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Last Updated on 7 December 2020

Line of Credit Home Loans: What They Are & How They Differ From Other Loans

line of credit home loan

A line of credit home loan is an easy way for you to access your home equity without submitting an application every time you want to withdraw funds. It’s very similar to a home loan top up feature, but there are a few key differences.

In this guide, we’ll explain how a line of credit loan works, and how it differs from other home loans.

Key Points
  • A line of credit home loan is a revolving line of credit that allows you to access funds in your home equity.
  • These loans have a flexible repayment schedule, allowing you to manage your own debt. The trade off for this flexibility is usually a slightly higher interest rate.
  • Line of credit loans have a high credit limit, and you only pay interest on the funds that you use.

What is a Line of Credit Home Loan?

Line of credit loans are a revolving line of credit secured against your home equity. In fact, these loans are sometimes referred to as home equity loans.

Your home equity is calculated by subtracting your mortgage debt from your home’s value. So if your home is worth $400,000, and you have $200,000 remaining on your mortgage, your home equity is $200,000.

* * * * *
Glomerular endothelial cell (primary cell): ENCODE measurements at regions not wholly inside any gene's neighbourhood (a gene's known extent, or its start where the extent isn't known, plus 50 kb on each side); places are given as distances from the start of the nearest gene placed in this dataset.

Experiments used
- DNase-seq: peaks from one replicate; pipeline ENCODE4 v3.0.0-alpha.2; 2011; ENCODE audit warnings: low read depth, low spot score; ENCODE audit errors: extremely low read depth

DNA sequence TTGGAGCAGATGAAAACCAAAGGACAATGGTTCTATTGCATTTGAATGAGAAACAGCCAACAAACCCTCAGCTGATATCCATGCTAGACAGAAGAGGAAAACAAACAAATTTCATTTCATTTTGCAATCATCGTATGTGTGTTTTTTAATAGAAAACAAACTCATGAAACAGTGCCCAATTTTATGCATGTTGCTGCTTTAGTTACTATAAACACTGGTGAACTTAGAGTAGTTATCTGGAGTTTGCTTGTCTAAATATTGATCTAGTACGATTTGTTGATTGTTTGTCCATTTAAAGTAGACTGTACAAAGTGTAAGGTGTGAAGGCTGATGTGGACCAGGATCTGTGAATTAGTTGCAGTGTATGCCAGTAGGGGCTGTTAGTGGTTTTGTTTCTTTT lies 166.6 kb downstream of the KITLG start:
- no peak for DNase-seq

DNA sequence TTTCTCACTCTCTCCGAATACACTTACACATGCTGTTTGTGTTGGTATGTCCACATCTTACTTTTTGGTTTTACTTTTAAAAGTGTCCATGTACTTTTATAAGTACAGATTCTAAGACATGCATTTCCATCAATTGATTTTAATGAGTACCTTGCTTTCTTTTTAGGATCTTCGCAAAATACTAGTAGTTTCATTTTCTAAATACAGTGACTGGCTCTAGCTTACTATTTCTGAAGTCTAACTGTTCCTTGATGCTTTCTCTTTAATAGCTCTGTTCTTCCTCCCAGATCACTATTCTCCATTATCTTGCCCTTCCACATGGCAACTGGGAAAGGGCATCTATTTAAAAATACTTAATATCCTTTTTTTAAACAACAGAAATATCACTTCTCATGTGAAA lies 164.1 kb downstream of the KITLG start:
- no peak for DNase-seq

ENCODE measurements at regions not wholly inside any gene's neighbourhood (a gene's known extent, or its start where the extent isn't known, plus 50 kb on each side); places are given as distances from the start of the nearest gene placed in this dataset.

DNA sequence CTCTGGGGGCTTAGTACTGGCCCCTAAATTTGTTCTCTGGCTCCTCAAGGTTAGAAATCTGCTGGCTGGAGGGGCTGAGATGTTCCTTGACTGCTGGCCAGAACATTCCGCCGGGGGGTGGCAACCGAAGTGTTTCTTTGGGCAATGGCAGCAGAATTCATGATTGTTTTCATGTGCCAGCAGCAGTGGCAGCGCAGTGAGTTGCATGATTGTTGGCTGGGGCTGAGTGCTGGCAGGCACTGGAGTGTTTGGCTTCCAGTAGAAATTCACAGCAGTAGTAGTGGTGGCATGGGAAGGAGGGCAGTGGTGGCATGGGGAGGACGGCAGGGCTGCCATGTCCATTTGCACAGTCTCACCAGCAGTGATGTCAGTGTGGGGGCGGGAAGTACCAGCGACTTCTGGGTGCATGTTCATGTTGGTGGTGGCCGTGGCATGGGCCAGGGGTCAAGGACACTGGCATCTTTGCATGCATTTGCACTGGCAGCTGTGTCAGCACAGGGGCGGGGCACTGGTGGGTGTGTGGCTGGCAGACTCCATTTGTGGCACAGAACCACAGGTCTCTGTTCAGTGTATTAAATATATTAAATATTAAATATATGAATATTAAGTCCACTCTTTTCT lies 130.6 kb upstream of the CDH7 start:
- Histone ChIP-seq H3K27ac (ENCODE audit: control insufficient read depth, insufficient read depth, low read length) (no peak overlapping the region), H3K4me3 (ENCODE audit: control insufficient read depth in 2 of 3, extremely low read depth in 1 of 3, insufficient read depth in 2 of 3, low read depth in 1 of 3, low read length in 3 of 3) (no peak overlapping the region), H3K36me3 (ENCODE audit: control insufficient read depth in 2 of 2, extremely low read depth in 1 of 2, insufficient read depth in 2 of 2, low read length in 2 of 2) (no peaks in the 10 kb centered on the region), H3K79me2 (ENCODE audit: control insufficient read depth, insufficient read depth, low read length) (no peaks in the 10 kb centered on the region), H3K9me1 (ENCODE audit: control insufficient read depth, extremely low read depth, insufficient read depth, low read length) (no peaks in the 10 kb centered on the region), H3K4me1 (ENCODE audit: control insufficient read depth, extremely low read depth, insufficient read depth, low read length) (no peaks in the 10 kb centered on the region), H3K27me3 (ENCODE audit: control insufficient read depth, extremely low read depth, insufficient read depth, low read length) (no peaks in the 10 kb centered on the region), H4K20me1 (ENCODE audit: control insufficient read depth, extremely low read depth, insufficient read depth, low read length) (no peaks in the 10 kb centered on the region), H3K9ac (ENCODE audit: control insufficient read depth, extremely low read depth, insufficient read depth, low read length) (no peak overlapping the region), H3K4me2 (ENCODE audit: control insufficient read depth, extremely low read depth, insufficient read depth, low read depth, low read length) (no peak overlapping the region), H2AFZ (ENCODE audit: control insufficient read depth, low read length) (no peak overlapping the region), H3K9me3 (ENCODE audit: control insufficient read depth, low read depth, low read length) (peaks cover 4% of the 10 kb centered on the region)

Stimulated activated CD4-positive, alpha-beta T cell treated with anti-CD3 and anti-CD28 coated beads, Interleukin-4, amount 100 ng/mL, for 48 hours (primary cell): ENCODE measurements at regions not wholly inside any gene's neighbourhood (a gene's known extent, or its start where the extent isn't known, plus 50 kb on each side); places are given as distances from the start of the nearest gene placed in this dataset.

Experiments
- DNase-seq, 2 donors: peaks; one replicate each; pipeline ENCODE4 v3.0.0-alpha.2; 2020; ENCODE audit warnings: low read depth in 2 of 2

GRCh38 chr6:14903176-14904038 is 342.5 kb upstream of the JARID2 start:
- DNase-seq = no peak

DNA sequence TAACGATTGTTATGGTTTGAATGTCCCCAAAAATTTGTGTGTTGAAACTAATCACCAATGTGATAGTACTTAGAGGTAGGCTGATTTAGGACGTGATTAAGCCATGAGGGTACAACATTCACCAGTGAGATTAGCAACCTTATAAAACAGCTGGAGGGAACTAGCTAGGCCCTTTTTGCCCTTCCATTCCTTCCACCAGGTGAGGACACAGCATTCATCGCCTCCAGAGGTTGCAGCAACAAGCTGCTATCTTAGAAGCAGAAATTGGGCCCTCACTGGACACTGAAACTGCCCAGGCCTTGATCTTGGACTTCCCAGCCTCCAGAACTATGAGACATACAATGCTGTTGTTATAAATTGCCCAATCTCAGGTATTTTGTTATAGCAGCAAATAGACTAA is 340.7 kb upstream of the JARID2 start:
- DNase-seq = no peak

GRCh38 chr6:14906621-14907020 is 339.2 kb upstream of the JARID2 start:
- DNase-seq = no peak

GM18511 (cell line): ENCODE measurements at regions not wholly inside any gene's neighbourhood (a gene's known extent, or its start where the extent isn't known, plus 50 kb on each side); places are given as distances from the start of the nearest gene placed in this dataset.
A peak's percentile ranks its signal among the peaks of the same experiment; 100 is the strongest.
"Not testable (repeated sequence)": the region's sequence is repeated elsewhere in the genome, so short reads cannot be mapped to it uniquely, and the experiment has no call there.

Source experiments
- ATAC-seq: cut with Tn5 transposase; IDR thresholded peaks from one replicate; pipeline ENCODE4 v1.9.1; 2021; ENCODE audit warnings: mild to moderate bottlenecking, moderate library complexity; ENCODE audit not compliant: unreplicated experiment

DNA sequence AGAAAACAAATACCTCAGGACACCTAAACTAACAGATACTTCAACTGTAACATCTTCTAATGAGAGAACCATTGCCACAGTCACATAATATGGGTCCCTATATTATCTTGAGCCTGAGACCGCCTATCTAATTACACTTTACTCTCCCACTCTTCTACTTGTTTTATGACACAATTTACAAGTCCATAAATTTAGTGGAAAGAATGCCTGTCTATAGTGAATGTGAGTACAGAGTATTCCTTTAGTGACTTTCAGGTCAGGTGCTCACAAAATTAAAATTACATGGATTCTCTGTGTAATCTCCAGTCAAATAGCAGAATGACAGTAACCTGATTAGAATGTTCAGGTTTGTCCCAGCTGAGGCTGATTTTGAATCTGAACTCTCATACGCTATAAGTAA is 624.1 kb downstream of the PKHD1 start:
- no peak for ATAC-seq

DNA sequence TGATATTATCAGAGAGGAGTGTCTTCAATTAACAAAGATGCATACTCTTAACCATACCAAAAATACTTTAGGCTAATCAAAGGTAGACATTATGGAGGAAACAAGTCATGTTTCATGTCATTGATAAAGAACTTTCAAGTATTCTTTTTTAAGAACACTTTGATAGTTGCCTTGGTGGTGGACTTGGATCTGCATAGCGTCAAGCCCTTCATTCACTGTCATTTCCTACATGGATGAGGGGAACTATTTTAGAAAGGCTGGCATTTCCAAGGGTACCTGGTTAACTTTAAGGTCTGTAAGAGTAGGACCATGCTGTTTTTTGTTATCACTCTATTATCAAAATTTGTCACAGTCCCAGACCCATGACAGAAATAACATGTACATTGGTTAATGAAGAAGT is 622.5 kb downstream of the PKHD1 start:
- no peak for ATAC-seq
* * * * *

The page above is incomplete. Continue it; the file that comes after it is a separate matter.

Home equity can go up if your house appreciates in value. It also increases as you pay down your loan and owe less on the property. Though it seems like an intangible concept, equity can be quite valuable to homeowners.

You can access the equity in your home through a line of credit loan. With this loan, borrowers get an approved borrowing limit – much like a credit card – except that the line of credit limit tends to be much higher.
When your loan is set up, you’ll be able to draw down funds up to your credit limit whenever you need to, repay them at your discretion, and draw the funds down again. There are some rules about repayments, which we’ll explain shortly.

Funds are drawn and deposited much in the same way that you withdraw funds from a regular transaction account, making it easy to manage. In fact, some line of credit loans come with a debit card for accessing the money, so you can use it for regular purchases.